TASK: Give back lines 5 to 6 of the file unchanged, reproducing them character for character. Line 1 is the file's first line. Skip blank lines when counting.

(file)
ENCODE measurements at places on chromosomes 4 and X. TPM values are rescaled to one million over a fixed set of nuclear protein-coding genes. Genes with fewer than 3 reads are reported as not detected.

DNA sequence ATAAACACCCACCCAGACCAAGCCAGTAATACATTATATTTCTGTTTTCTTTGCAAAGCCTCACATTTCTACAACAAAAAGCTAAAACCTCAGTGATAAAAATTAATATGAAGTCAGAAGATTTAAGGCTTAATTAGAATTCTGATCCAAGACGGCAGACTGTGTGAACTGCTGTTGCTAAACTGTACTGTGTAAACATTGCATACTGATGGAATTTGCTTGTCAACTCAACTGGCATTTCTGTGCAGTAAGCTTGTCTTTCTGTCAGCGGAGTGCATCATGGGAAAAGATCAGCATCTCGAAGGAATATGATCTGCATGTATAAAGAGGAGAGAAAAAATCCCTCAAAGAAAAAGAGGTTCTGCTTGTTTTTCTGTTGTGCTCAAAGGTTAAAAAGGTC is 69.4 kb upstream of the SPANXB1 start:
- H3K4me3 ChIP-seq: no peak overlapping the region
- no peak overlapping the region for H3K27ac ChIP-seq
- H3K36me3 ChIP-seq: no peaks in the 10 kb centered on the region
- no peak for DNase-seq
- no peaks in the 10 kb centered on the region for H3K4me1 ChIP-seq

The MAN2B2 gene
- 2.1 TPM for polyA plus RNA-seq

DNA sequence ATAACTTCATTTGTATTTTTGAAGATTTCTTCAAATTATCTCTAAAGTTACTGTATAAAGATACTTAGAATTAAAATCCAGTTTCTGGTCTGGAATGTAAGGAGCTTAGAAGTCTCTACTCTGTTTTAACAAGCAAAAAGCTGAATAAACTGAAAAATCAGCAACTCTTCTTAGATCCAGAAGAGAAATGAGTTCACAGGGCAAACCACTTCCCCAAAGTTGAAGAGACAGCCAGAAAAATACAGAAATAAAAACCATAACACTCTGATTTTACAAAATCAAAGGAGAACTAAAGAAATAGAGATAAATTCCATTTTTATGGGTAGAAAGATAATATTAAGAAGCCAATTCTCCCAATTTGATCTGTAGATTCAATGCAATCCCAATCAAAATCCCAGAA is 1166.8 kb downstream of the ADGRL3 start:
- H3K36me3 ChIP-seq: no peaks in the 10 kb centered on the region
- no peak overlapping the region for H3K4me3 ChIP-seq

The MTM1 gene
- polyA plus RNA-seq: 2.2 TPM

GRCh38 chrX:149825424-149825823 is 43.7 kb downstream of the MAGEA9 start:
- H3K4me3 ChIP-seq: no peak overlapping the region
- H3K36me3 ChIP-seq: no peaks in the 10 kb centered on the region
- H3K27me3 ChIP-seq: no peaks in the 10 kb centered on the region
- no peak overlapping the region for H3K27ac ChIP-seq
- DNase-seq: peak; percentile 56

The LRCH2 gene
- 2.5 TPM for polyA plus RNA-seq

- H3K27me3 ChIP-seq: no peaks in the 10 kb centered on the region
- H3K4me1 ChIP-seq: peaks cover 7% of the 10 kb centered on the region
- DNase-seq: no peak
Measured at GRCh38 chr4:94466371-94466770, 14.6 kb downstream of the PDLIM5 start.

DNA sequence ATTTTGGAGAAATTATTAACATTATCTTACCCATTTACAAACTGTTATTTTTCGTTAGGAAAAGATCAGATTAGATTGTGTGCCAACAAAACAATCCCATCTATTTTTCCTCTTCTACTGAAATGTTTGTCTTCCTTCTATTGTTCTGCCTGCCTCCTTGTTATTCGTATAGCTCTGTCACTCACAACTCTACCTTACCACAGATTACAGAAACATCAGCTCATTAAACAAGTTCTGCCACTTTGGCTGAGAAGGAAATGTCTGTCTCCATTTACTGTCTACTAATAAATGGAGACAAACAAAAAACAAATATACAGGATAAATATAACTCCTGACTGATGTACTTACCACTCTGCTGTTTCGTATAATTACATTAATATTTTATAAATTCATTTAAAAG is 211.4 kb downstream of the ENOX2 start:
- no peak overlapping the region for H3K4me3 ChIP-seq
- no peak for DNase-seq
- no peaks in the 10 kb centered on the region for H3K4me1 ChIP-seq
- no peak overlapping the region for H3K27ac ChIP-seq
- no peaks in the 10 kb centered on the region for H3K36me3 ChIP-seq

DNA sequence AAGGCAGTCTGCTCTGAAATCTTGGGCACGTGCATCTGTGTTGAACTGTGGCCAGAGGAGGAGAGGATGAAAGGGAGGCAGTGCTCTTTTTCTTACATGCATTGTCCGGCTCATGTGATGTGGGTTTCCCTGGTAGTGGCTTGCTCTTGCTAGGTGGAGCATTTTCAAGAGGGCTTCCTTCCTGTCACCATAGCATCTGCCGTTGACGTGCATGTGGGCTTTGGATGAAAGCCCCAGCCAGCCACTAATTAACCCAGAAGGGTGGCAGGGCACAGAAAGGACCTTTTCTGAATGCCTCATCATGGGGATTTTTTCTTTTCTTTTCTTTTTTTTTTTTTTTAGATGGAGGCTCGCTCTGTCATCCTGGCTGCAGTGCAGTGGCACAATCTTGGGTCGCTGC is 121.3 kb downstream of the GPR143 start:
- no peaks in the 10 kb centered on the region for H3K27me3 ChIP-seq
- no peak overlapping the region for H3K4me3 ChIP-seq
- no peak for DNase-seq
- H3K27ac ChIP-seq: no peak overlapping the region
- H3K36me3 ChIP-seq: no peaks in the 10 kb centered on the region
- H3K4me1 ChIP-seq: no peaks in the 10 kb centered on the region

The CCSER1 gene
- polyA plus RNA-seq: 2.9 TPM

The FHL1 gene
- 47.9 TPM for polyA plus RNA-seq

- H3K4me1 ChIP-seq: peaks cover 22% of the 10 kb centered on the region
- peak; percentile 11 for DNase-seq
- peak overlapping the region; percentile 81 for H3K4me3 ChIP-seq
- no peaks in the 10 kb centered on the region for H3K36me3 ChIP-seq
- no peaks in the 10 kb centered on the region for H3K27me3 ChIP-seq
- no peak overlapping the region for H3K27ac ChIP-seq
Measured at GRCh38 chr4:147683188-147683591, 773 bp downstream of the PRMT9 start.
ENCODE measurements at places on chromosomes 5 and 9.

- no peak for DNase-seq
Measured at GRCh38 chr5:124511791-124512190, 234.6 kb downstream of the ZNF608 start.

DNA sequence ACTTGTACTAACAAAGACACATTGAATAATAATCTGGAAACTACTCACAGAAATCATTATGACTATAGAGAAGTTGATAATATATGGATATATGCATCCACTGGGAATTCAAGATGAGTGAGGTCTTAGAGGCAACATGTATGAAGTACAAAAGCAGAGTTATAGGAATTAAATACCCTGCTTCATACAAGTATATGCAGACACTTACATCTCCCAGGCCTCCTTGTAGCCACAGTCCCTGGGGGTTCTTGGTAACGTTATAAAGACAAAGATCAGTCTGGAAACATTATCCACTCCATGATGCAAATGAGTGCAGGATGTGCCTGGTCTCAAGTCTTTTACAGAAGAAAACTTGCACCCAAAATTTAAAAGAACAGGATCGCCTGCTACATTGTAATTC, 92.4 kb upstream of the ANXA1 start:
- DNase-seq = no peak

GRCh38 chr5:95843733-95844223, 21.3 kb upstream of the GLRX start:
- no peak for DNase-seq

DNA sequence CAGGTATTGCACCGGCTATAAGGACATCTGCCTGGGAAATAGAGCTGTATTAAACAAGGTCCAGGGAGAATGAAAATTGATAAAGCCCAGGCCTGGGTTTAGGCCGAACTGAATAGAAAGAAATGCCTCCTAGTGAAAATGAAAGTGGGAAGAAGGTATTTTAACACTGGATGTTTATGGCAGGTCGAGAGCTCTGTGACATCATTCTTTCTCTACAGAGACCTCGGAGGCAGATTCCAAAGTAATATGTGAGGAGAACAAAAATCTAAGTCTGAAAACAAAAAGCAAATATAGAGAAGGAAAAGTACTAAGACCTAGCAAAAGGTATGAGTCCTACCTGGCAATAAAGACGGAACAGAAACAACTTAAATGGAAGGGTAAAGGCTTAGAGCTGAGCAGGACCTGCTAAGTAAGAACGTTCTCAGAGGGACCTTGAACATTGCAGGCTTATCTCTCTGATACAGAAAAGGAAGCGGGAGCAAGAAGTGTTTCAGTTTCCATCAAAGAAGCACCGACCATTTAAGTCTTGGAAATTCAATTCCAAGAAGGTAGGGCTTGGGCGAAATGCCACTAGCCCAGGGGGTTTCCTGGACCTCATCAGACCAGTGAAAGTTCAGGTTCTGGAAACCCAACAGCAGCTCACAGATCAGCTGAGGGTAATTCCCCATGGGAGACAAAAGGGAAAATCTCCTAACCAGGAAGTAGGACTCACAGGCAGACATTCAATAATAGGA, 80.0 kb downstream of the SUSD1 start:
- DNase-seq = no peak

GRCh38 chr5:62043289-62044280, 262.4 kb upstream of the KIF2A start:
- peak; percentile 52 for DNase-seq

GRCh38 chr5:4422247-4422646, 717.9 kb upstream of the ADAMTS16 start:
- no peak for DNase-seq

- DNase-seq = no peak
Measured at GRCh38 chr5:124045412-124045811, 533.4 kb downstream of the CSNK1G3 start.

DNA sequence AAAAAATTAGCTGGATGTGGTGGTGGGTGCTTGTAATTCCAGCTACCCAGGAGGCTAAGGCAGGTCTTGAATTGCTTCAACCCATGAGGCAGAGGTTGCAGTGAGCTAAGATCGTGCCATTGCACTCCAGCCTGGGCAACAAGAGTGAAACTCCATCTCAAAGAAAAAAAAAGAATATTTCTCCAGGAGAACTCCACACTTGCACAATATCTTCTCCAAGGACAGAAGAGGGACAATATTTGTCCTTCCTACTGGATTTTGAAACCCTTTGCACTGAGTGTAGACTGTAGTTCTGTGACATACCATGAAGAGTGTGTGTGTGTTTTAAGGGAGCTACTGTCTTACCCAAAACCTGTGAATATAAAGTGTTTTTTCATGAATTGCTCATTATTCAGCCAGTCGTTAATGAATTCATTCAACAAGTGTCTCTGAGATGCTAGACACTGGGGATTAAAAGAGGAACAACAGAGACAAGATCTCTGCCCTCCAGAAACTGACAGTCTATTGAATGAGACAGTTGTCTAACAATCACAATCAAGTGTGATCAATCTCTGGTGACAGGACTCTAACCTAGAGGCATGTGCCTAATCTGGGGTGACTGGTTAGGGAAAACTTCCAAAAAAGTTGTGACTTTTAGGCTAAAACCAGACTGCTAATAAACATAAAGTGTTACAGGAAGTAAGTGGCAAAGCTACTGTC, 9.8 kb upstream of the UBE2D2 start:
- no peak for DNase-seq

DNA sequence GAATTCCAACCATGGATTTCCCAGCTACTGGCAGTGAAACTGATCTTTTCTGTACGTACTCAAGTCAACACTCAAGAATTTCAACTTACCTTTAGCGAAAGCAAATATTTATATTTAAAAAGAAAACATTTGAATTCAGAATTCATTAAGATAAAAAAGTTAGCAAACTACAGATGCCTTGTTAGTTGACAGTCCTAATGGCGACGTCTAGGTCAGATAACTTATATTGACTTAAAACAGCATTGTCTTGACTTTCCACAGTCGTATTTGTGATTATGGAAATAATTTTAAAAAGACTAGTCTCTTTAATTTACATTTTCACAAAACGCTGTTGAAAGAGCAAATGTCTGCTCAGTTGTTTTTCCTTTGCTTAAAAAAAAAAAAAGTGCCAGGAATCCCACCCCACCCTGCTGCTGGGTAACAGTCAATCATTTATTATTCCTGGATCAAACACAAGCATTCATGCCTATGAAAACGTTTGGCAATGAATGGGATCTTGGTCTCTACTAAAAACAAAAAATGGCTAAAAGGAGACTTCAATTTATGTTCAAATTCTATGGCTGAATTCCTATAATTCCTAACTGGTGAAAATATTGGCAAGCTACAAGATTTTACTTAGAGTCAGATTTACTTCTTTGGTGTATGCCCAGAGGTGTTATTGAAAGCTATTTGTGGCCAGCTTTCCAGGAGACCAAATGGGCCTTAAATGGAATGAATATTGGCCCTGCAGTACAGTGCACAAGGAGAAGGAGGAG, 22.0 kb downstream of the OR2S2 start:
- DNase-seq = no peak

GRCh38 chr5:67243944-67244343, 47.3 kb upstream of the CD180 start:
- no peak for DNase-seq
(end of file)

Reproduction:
- H3K36me3 ChIP-seq: no peaks in the 10 kb centered on the region
- no peak for DNase-seq